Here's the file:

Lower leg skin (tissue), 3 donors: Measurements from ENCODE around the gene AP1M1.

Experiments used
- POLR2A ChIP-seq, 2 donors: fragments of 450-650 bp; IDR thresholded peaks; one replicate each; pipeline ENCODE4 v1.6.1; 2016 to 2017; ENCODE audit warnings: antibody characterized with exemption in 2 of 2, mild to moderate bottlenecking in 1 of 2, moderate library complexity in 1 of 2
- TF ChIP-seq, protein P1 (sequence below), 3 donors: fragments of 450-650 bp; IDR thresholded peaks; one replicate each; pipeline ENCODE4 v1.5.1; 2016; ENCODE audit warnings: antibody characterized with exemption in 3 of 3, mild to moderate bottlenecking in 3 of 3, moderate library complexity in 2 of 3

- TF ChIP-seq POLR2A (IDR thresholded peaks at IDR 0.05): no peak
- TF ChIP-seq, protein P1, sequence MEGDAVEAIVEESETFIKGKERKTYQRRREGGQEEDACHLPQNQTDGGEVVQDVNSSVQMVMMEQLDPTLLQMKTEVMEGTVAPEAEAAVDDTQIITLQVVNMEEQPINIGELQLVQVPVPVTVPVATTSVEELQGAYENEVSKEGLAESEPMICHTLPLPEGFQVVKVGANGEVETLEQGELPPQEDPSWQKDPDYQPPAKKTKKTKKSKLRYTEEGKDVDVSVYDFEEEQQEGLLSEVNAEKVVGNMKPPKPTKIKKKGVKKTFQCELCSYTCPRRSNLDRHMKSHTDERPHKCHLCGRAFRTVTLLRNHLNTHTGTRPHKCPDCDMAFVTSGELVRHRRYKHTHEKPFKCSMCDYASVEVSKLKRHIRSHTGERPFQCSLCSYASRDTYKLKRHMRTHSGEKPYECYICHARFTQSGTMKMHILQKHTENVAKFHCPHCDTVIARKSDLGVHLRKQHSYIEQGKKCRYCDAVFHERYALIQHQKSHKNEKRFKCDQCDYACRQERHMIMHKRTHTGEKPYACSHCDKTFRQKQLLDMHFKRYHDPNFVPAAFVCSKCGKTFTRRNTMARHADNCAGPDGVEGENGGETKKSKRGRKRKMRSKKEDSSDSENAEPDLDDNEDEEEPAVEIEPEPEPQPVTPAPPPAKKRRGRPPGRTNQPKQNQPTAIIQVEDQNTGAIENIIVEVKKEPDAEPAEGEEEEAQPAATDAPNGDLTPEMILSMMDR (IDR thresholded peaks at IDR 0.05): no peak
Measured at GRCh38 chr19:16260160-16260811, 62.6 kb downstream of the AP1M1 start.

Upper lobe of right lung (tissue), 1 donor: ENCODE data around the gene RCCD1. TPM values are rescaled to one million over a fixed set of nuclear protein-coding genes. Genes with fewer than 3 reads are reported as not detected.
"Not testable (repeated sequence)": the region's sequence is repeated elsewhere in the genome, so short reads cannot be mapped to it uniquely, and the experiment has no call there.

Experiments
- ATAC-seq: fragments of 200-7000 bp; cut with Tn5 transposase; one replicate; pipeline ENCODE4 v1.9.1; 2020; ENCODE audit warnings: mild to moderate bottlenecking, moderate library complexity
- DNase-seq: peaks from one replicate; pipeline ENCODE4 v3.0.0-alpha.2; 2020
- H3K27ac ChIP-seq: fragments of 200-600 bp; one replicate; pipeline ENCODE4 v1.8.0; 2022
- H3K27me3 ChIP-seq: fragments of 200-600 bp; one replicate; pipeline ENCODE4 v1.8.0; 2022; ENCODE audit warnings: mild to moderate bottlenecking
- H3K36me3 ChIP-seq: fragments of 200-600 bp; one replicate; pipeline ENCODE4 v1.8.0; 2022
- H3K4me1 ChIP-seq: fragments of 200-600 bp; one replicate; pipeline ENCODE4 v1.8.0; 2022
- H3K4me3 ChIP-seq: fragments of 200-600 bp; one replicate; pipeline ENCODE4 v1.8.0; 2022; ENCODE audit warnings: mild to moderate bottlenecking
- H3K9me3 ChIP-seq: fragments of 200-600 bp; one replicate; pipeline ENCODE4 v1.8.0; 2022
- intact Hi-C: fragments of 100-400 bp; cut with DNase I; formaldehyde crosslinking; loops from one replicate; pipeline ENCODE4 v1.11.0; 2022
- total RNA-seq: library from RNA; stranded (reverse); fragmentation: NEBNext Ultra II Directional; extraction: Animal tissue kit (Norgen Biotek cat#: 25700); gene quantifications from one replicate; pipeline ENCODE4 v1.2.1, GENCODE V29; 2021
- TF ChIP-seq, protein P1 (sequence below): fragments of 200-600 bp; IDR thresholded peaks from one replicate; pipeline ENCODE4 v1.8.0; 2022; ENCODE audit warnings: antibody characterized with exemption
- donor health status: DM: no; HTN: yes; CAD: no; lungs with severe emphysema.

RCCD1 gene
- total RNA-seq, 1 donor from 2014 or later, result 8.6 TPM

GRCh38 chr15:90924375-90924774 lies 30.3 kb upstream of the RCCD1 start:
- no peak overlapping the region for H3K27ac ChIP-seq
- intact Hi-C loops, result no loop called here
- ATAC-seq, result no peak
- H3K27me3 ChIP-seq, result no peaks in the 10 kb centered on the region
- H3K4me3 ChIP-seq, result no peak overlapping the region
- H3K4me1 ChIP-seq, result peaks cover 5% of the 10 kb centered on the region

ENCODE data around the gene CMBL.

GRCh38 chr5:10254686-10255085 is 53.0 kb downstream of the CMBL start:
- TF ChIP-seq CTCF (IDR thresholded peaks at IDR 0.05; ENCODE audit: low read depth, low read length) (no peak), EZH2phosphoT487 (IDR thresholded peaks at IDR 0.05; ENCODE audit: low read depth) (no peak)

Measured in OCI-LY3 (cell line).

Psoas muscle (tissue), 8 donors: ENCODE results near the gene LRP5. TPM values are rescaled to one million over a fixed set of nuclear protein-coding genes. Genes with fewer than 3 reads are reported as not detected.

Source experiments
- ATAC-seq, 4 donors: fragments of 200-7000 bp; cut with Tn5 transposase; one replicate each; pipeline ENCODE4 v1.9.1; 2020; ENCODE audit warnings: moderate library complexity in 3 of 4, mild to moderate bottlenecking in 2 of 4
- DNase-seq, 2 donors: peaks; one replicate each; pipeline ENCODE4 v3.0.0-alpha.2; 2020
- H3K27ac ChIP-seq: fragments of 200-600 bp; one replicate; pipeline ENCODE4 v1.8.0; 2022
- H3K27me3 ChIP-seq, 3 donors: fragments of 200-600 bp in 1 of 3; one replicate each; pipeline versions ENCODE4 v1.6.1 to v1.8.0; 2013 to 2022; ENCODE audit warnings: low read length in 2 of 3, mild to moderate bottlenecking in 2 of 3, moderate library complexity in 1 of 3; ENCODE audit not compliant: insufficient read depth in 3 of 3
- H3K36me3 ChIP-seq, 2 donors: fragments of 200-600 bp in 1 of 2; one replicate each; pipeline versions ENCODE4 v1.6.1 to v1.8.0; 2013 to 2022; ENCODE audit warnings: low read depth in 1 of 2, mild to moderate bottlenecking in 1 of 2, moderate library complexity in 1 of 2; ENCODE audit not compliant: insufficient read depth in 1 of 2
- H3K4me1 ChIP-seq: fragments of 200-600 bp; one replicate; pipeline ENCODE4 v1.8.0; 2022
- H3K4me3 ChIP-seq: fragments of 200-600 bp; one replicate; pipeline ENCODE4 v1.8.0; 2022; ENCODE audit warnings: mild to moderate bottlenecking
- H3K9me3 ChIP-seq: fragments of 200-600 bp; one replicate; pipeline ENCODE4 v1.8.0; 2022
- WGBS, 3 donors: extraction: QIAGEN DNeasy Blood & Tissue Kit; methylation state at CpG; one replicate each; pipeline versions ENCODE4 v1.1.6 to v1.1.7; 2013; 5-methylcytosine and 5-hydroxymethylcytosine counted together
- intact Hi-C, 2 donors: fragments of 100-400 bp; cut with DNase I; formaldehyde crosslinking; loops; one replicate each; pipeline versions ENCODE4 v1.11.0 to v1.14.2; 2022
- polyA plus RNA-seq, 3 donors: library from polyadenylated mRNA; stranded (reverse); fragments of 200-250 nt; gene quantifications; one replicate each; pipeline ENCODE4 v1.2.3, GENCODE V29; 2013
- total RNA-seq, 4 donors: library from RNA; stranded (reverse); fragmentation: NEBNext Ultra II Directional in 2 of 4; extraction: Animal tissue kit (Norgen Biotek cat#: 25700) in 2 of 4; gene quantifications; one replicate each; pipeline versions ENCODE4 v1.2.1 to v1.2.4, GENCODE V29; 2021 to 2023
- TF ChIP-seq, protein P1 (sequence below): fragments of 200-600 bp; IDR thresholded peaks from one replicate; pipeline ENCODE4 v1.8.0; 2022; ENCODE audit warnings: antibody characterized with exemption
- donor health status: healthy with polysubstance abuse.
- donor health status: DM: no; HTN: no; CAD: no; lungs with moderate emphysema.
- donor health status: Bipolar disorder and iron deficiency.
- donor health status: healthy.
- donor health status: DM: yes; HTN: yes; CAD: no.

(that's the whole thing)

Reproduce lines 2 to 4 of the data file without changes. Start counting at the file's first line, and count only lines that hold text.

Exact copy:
Experiments used
- POLR2A ChIP-seq, 2 donors: fragments of 450-650 bp; IDR thresholded peaks; one replicate each; pipeline ENCODE4 v1.6.1; 2016 to 2017; ENCODE audit warnings: antibody characterized with exemption in 2 of 2, mild to moderate bottlenecking in 1 of 2, moderate library complexity in 1 of 2
- TF ChIP-seq, protein P1 (sequence below), 3 donors: fragments of 450-650 bp; IDR thresholded peaks; one replicate each; pipeline ENCODE4 v1.5.1; 2016; ENCODE audit warnings: antibody characterized with exemption in 3 of 3, mild to moderate bottlenecking in 3 of 3, moderate library complexity in 2 of 3